I got called to inspect a new home in a community and it had some cracked trusses that got written up. They told their neighbor… same thing… few cracked trusses… told the next neighbor… he had 2 truss webs cracked completely in half and a peak post completely cracked in half. So… I now have 4 more attic inspections because of that. The builder has already had one unit (I didn’t inspect that one) that the kitchen ceiling started sagging and caving in. It’s literally 6 months old. I’m not sure what it takes to get a class action lawsuit rolling but I know some of my clients have been discussing it.
I’m only a year and a half into being an inspector…
My question: Is there anything I need to do to be proactive about protecting myself legally? (Aside from my liability and E&O) On the off chance the national builder with deep pockets brings me into this? And can they bring me into this?
This is obvious stuff I’m writing in a report. I’m not picking apart some small stuff. Just want to make sure I’m doing what I’m suppose to in this situation.
Don’t promote legal action to the clients. Be the inspector only, the outside expert. Let the client(s) decide the next step on their own.
Yes, I’m sure you feel sorry for them. But maintain your professional standing.
If you get pulled in to a lawsuit, your liability insurance is your protection. They will have an attorney to protect their/your liability interests.
As an addition, you may be called to court as an expert witness, to state what you saw. Maintain your records. Charge for your court time.
I just carry general liability and E/O insurance. Finding things like crack trusses will keep you in business. I found one today on my 12 month warranty and the builder happened to be in the house at the time. While he was in the attic space with me I went over the improperly installed gas pipe, back graded flue pipe, missing gas sediment trap, back graded condensate drain, broken B vent elbow, electric feed for the interior of the air handler was missing the electrical box and finally combustible materials all over the interior of the air handler.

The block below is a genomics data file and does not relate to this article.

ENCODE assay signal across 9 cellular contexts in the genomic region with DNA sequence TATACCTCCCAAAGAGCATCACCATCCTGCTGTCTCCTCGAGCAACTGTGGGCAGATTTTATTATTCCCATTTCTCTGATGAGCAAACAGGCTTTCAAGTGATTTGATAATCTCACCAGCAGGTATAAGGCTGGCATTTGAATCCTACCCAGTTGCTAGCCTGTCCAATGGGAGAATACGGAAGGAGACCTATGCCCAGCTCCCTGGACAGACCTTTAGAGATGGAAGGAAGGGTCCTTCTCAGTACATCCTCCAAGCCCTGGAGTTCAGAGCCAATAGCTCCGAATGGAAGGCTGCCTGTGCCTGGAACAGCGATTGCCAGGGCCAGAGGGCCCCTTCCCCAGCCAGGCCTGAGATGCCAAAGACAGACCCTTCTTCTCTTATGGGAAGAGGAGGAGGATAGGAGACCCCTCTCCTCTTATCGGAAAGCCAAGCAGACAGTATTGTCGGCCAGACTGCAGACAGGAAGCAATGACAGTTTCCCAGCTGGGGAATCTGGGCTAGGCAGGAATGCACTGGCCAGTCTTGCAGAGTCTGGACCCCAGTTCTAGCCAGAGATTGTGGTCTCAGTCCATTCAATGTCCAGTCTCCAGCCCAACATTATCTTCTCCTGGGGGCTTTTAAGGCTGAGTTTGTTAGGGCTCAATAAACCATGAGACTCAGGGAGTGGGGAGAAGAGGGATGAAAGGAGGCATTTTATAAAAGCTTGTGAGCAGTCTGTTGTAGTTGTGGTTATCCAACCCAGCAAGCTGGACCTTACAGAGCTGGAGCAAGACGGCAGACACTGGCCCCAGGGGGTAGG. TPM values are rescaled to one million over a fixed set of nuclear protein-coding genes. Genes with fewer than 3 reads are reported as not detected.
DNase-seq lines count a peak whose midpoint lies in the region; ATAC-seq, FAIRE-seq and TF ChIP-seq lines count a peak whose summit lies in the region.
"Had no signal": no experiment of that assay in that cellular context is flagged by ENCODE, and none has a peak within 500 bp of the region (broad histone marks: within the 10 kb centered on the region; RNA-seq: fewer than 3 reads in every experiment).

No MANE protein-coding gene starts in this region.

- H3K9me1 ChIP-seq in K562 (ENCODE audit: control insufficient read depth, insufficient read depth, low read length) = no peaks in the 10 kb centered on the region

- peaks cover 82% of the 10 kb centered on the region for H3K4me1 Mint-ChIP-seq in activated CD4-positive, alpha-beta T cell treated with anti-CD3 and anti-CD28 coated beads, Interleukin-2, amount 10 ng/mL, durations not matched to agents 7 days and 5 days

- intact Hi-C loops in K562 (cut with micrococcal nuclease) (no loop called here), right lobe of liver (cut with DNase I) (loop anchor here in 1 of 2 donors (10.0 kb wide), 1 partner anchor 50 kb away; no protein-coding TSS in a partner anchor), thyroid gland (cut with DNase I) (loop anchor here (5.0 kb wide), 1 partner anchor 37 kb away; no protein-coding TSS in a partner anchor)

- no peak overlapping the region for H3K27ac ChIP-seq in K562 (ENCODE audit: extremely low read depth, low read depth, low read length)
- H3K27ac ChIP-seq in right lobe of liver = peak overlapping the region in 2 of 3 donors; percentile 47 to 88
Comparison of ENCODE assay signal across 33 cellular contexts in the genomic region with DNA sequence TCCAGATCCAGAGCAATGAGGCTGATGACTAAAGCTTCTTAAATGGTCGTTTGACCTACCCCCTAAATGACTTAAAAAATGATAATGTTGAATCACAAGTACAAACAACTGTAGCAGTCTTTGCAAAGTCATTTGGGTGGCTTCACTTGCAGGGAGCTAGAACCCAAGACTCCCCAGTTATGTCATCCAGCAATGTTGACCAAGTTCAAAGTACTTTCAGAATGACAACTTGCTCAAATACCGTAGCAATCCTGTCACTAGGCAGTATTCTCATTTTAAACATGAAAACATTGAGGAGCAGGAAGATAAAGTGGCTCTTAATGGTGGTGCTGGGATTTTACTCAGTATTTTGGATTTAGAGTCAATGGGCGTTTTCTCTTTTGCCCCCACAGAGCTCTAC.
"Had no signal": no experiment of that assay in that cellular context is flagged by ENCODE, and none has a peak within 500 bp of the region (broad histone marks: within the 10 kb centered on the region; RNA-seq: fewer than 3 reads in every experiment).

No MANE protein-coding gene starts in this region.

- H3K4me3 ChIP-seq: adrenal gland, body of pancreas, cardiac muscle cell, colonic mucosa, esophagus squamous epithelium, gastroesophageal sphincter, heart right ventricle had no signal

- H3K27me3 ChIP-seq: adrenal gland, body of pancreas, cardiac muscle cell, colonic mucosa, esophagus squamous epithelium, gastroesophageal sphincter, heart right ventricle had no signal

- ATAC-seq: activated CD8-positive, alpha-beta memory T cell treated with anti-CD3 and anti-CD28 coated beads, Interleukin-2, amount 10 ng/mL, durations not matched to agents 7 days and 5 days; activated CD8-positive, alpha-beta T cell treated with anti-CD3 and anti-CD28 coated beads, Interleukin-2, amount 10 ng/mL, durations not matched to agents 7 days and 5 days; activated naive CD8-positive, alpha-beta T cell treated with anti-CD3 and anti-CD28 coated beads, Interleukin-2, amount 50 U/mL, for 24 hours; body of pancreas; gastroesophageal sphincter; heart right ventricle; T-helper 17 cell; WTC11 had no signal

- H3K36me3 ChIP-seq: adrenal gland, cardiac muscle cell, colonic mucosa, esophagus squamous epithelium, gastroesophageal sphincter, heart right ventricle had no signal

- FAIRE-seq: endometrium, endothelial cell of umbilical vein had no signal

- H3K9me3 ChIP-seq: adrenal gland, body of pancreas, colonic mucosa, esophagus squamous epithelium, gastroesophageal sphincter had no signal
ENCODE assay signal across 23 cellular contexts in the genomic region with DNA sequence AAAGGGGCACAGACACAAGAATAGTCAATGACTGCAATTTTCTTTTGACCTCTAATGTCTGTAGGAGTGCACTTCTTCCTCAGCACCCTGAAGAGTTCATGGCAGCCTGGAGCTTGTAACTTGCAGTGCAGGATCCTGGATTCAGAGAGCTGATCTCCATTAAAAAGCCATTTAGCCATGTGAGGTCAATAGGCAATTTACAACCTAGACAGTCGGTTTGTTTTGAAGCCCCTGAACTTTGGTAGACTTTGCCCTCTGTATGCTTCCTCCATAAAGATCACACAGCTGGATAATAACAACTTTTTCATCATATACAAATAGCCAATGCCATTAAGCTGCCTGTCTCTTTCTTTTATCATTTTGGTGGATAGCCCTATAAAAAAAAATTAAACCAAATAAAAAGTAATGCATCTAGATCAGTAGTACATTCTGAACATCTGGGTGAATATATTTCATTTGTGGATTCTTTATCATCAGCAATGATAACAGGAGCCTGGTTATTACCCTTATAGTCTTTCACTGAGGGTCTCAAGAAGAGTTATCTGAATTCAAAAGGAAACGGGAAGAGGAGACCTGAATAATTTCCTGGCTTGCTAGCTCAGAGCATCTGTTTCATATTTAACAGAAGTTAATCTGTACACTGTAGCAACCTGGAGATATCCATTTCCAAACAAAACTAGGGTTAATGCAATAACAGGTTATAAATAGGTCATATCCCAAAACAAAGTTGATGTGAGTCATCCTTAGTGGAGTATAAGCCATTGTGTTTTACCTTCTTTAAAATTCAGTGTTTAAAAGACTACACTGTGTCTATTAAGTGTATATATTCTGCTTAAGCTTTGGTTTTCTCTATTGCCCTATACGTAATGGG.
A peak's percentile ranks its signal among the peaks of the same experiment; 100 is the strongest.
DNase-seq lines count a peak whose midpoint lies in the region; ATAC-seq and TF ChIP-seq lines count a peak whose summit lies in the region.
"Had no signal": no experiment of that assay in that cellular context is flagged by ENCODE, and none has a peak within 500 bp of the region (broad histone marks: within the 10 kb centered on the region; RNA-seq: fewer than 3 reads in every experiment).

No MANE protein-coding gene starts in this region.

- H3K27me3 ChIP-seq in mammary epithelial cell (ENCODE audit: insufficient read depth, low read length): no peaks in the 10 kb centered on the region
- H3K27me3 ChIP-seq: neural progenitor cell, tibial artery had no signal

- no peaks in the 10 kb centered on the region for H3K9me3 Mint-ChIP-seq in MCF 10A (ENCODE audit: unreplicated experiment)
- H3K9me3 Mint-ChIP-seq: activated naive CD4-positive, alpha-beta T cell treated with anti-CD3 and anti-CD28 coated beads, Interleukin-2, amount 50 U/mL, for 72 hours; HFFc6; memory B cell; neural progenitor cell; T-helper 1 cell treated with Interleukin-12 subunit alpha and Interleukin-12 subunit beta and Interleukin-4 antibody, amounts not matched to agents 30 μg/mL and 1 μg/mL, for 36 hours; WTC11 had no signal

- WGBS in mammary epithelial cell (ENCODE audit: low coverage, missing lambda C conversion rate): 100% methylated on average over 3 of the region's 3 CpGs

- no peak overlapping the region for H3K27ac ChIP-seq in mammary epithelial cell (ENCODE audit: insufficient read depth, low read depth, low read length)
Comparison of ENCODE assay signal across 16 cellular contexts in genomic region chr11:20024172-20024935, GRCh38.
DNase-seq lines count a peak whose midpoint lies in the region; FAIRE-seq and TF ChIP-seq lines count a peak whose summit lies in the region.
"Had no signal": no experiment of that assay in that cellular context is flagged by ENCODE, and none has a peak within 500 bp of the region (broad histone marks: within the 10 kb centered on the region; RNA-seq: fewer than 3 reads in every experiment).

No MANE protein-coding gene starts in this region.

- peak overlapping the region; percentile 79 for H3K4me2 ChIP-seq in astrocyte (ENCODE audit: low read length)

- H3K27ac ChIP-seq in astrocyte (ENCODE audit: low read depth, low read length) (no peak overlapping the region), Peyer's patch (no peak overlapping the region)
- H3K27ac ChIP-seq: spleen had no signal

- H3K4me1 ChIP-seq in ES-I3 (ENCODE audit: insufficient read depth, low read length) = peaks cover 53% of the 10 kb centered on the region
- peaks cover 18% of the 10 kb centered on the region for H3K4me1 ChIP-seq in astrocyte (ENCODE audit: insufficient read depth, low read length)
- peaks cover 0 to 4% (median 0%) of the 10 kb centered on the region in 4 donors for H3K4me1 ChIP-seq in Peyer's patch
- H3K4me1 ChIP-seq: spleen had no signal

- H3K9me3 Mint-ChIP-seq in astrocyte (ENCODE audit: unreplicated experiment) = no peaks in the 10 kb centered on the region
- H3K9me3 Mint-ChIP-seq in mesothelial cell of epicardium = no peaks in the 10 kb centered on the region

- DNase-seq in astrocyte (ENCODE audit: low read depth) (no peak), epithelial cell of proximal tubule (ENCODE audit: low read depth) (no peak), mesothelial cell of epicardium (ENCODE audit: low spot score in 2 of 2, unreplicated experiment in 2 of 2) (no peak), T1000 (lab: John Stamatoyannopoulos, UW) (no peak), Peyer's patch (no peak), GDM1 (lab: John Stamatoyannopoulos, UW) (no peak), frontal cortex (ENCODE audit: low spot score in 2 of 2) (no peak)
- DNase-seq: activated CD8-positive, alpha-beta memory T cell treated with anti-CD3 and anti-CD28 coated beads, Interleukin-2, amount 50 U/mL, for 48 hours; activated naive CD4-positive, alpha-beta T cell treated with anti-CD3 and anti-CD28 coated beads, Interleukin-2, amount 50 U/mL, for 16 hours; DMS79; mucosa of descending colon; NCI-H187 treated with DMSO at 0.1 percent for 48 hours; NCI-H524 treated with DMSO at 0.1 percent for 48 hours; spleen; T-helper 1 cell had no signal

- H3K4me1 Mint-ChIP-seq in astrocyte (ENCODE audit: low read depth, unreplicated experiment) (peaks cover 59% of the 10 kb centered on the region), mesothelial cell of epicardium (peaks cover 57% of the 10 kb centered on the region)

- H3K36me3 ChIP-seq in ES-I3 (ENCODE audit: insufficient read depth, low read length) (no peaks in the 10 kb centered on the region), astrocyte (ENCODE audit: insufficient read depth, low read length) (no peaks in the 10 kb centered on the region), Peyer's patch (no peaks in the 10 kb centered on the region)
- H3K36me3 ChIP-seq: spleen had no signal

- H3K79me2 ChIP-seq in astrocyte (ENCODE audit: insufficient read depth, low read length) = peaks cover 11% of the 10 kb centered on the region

Just keep fight fighting the good fight, neighbors will talk they get on social media you’ll stay busy forever. Let these guys who are scrapping for real estate agents do their thing.
Thank you! I haven’t discussed any legal action with them. Some of them just mentioned that might be a thing. I’m just trying to keep business rolling and make sure I’m not doing anything that can come back and bite me.
They really have no case against you for finding the problem so I wouldn’t be too concerned. Not to say some bottom-feeder attorney wouldn’t try but it’s doubtful as it would just be a waste of their time.
Be sure not to suggest a cure. Just what you observed and further evaluation by a structural engineer. Sounds like you are earning your keep.
The only people who end up making money from a class action lawsuit are the lawyers for the plaintiffs and defendants. Why? Because the suit is designed as a punishment for the defendant rather than indemnification for the plaintiff. By the time the fees and costs are deducted and the remaining amount of the settlement is divided among the suing parties (if there is an award), the amount each plaintiff receives is quite small.
Best to direct them to the local building department. Let them handle the legal/code/repair issue.